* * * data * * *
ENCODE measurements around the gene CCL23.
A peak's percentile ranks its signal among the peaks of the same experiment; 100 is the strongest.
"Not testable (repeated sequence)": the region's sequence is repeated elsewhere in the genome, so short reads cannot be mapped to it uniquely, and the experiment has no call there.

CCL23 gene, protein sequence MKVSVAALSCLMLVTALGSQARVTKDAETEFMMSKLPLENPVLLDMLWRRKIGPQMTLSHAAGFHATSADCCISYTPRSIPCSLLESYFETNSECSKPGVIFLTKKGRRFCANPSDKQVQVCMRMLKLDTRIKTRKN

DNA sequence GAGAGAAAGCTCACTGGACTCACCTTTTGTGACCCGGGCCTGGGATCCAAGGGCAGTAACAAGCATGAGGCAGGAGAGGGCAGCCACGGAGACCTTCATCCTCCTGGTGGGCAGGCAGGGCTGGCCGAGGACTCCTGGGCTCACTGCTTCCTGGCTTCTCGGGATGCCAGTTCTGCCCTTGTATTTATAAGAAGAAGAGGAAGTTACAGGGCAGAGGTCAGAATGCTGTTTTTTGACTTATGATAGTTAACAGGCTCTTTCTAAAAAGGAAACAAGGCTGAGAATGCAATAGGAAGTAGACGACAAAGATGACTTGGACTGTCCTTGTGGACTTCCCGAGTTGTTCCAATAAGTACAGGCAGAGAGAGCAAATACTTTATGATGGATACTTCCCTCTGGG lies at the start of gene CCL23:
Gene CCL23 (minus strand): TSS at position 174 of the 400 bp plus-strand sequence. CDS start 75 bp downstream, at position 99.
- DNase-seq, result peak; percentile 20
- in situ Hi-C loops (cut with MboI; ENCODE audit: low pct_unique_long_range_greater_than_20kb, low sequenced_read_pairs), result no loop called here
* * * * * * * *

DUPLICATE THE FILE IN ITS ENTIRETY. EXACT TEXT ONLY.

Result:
ENCODE measurements around the gene CCL23.
A peak's percentile ranks its signal among the peaks of the same experiment; 100 is the strongest.
"Not testable (repeated sequence)": the region's sequence is repeated elsewhere in the genome, so short reads cannot be mapped to it uniquely, and the experiment has no call there.

CCL23 gene, protein sequence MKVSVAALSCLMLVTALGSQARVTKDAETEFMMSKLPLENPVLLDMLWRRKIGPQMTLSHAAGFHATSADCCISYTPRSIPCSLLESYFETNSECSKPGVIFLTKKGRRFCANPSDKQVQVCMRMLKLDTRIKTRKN

DNA sequence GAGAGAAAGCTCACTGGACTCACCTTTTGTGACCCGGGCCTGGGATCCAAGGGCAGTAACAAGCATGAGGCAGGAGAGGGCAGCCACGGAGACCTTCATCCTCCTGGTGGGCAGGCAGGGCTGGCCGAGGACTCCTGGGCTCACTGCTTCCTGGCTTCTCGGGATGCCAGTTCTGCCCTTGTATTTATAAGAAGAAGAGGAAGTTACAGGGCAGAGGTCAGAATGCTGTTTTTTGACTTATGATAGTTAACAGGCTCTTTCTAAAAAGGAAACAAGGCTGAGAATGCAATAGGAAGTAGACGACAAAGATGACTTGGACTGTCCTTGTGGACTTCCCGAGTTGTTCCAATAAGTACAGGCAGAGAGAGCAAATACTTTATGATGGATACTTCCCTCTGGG lies at the start of gene CCL23:
Gene CCL23 (minus strand): TSS at position 174 of the 400 bp plus-strand sequence. CDS start 75 bp downstream, at position 99.
- DNase-seq, result peak; percentile 20
- in situ Hi-C loops (cut with MboI; ENCODE audit: low pct_unique_long_range_greater_than_20kb, low sequenced_read_pairs), result no loop called here